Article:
Ijerph 20 00831 sch001
Scheme 2. Schematic representation of [email protected] biocomposite synthesis.
Scheme 2. Schematic representation of [email protected] biocomposite synthesis.
Ijerph 20 00831 sch002
Figure 1. FT–IR spectra (a); XRD patterns (b); DTG curves (c) and TGA curves (d).
Figure 1. FT–IR spectra (a); XRD patterns (b); DTG curves (c) and TGA curves (d).
Ijerph 20 00831 g001
Figure 2. SEM images of CHt (a) and [email protected] (b); elemental analysis plots of CHt (c) and [email protected] (d).
Figure 2. SEM images of CHt (a) and [email protected] (b); elemental analysis plots of CHt (c) and [email protected] (d).
Ijerph 20 00831 g002
Figure 3. Effect of pH (inset: zero point charge plot) (a), adsorbent dose (b), contact time (c), and initial MO concentration (d) on MO adsorption onto [email protected] biocomposite.
Figure 3. Effect of pH (inset: zero point charge plot) (a), adsorbent dose (b), contact time (c), and initial MO concentration (d) on MO adsorption onto [email protected] biocomposite.
Ijerph 20 00831 g003
Figure 4. Nonlinear adsorption equilibrium isotherm models (a), and adsorption kinetic models (b) for MO adsorption on [email protected]; Van’t Hoff plot (c) and [email protected] regeneration plot (d).
Figure 4. Nonlinear adsorption equilibrium isotherm models (a), and adsorption kinetic models (b) for MO adsorption on [email protected]; Van’t Hoff plot (c) and [email protected] regeneration plot (d).
Ijerph 20 00831 g004
Figure 5. MO adsorption mechanism on [email protected]
Figure 5. MO adsorption mechanism on [email protected]
Ijerph 20 00831 g005
Table 1. Isotherm modeling parameters for MO adsorption onto [email protected]
Table 1. Isotherm modeling parameters for MO adsorption onto [email protected]
Temperature (°C)Isotherm Models
Langmuir Freundlich
(mg/g) (L/mg)1/n
25206.88 0.0030.9912.450.650.960
40231.95 0.0220.9932.210.670.968
Table 2. Comparison of MO adsorption performance on [email protected] with other adsorbents in the literature.
Table 2. Comparison of MO adsorption performance on [email protected] with other adsorbents in the literature.
AdsorbentExperimental Conditionsqm
ZrMOX particlesCo: 20–60 mg/L; T: 50 °C; m: 0.5 g; pH: 4–6; t: 5 h 143.68 [1]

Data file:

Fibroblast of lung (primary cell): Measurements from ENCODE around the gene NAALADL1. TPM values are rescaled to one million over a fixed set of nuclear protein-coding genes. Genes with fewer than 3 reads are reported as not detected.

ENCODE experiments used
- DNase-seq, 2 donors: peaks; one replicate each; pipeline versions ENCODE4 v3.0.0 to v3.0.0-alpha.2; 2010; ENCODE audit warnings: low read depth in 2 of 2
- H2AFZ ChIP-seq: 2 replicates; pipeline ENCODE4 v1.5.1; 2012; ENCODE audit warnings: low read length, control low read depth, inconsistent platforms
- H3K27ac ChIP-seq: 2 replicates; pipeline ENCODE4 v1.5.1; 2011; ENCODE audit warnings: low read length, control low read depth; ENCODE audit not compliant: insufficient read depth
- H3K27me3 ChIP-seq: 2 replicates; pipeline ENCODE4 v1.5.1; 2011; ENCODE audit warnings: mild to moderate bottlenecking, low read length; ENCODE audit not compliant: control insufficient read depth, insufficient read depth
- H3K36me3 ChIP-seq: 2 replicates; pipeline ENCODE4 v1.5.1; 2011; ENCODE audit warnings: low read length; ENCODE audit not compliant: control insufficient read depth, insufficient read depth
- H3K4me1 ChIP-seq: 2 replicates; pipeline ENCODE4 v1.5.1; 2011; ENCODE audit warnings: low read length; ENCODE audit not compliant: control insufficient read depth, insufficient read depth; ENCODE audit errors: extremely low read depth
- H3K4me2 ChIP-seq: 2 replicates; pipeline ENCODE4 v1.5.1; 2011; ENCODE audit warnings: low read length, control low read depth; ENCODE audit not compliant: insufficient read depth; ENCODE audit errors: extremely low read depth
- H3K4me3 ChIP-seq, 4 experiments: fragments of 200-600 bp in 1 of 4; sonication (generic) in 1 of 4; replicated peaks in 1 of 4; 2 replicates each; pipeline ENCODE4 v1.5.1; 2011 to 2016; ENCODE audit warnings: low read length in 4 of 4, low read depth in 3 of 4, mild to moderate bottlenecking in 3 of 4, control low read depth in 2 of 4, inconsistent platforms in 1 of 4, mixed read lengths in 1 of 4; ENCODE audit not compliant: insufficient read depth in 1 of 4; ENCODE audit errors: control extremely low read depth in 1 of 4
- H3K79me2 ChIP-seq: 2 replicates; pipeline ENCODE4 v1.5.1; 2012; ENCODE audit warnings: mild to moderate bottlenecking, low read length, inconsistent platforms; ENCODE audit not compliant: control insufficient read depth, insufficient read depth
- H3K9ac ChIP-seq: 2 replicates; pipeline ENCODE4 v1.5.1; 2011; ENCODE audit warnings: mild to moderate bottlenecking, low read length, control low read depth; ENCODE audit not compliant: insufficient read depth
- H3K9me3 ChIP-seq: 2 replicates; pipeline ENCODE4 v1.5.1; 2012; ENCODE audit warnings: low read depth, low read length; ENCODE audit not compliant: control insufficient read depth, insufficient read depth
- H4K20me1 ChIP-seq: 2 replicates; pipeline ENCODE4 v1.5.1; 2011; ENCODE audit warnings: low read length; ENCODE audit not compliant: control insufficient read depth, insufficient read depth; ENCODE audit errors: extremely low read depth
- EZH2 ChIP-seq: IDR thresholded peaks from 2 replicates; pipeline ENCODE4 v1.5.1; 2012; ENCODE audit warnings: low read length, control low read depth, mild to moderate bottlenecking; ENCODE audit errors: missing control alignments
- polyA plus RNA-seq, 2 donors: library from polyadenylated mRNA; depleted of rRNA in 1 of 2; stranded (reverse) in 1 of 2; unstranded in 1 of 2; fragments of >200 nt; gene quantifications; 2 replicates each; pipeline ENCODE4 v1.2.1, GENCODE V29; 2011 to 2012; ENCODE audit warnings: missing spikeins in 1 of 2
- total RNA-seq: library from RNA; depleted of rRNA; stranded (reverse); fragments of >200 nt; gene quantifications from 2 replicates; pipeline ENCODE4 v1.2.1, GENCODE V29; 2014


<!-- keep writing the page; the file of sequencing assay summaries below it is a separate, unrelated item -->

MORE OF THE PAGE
Crosslinked chitosan beadsCo: 20 mg/L; T: 25 °C; m: 0.02 g; pH: 3; t: 12 h 79.55 [2]
Goethite/chitosan beadsCo:10–100 mg/L; T: 62 °C K; pH: 3; m:0.1 g; t: 3 h84.00[49]
Zn-MOGCo: 50 mg/L; T: 25 °C; m: 0.005 g; t: 1 h130.04[50]
Sugar scum powderCo: 100 mg/L; T: 22 °C; m: 16 g/L; pH: 7.2.; t: 1 h 15.24[51]
AlgN-CTABCo: 0–300 mg/L; T: 27 °C; m: 0.1 g; pH: 5; t: 1 h76.48[52]
Pan/MHTCo: 20 mg/L; T: 25 °C; pH: 3–4; m: 0.02 g: t: 2 h 156.25[53]
[email protected]Co: 25–400 mg/L; T: 60 °C; pH: 6; m: 0.02 g: t: 2 h251.62This study
Table 3. Kinetic modeling parameters for MO adsorption on [email protected]
Table 3. Kinetic modeling parameters for MO adsorption on [email protected]
Kinetic Models
qe,cal (mg/g)k1
200 88.686.61 0.030.987102.350.00040.9966.889.560.915
300105.7104.07 0.040.993120.010.00050.9898.0117.290.848
Table 4. Thermodynamic parameters determined for the adsorption of MO on [email protected]
Table 4. Thermodynamic parameters determined for the adsorption of MO on [email protected]
298 K313 K333 K
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Majdoubi, H.; Alqadami, A.A.; Billah, R.E.K.; Otero, M.; Jeon, B.-H.; Hannache, H.; Tamraoui, Y.; Khan, M.A. Chitin-Based Magnesium Oxide Biocomposite for the Removal of Methyl Orange from Water. Int. J. Environ. Res. Public Health 2023, 20, 831.

AMA Style

Majdoubi H, Alqadami AA, Billah REK, Otero M, Jeon B-H, Hannache H, Tamraoui Y, Khan MA. Chitin-Based Magnesium Oxide Biocomposite for the Removal of Methyl Orange from Water. International Journal of Environmental Research and Public Health. 2023; 20(1):831.

Chicago/Turabian Style

Majdoubi, Hicham, Ayoub Abdullah Alqadami, Rachid EL Kaim Billah, Marta Otero, Byong-Hun Jeon, Hassan Hannache, Youssef Tamraoui, and Moonis Ali Khan. 2023. "Chitin-Based Magnesium Oxide Biocomposite for the Removal of Methyl Orange from Water" International Journal of Environmental Research and Public Health 20, no. 1: 831.